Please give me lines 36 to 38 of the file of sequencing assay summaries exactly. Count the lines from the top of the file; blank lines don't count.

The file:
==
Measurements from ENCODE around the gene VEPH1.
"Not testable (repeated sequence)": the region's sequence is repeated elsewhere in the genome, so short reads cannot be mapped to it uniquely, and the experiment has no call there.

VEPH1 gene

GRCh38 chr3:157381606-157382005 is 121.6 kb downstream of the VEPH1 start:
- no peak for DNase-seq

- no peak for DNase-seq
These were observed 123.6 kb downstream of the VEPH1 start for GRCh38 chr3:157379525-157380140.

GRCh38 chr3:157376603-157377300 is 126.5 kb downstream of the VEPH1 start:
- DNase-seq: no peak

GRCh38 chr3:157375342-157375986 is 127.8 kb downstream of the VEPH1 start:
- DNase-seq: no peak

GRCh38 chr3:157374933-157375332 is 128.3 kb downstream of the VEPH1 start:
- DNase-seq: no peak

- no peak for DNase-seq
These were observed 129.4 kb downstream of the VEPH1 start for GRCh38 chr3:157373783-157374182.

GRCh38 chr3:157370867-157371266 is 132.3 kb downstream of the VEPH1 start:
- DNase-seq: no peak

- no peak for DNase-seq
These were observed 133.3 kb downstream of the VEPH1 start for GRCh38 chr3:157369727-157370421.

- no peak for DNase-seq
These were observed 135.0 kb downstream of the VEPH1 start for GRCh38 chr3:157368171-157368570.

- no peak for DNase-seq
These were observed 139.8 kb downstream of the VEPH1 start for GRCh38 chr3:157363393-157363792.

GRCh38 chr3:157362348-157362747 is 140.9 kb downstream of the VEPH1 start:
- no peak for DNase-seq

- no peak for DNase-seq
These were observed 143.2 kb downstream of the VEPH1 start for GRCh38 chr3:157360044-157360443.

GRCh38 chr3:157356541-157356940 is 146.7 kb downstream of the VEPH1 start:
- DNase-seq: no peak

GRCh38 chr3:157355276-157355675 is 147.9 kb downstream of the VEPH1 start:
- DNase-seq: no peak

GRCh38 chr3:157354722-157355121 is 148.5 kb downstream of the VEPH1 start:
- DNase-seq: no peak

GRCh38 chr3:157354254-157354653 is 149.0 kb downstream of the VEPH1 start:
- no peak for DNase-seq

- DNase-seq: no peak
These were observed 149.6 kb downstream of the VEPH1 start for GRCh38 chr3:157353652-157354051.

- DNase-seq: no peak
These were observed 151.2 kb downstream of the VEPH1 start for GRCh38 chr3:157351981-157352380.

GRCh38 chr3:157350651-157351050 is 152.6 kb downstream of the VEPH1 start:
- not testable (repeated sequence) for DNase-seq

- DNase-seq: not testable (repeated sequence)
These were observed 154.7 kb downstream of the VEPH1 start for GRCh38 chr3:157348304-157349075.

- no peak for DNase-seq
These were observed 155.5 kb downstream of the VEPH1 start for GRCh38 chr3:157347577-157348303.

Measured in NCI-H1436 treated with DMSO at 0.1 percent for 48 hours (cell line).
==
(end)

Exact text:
- DNase-seq: no peak
These were observed 149.6 kb downstream of the VEPH1 start for GRCh38 chr3:157353652-157354051.

- DNase-seq: no peak